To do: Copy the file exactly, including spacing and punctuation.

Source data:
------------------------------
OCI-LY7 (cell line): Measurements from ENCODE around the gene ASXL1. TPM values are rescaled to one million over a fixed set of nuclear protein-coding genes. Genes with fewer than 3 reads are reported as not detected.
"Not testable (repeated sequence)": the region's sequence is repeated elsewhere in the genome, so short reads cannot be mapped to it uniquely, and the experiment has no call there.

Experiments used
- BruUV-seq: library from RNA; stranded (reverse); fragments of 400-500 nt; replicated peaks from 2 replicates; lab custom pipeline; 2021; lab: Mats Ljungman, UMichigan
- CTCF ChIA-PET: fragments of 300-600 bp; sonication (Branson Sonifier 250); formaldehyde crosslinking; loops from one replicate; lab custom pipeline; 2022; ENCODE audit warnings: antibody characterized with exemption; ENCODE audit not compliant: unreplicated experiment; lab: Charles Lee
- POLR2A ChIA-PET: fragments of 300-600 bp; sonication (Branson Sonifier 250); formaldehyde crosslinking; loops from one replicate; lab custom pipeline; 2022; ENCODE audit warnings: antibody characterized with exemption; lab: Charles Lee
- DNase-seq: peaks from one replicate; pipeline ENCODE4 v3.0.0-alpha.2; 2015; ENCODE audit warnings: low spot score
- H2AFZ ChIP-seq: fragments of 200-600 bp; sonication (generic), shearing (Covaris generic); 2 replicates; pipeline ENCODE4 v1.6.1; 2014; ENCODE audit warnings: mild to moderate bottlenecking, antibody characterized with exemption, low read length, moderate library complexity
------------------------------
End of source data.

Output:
OCI-LY7 (cell line): Measurements from ENCODE around the gene ASXL1. TPM values are rescaled to one million over a fixed set of nuclear protein-coding genes. Genes with fewer than 3 reads are reported as not detected.
"Not testable (repeated sequence)": the region's sequence is repeated elsewhere in the genome, so short reads cannot be mapped to it uniquely, and the experiment has no call there.

Experiments used
- BruUV-seq: library from RNA; stranded (reverse); fragments of 400-500 nt; replicated peaks from 2 replicates; lab custom pipeline; 2021; lab: Mats Ljungman, UMichigan
- CTCF ChIA-PET: fragments of 300-600 bp; sonication (Branson Sonifier 250); formaldehyde crosslinking; loops from one replicate; lab custom pipeline; 2022; ENCODE audit warnings: antibody characterized with exemption; ENCODE audit not compliant: unreplicated experiment; lab: Charles Lee
- POLR2A ChIA-PET: fragments of 300-600 bp; sonication (Branson Sonifier 250); formaldehyde crosslinking; loops from one replicate; lab custom pipeline; 2022; ENCODE audit warnings: antibody characterized with exemption; lab: Charles Lee
- DNase-seq: peaks from one replicate; pipeline ENCODE4 v3.0.0-alpha.2; 2015; ENCODE audit warnings: low spot score
- H2AFZ ChIP-seq: fragments of 200-600 bp; sonication (generic), shearing (Covaris generic); 2 replicates; pipeline ENCODE4 v1.6.1; 2014; ENCODE audit warnings: mild to moderate bottlenecking, antibody characterized with exemption, low read length, moderate library complexity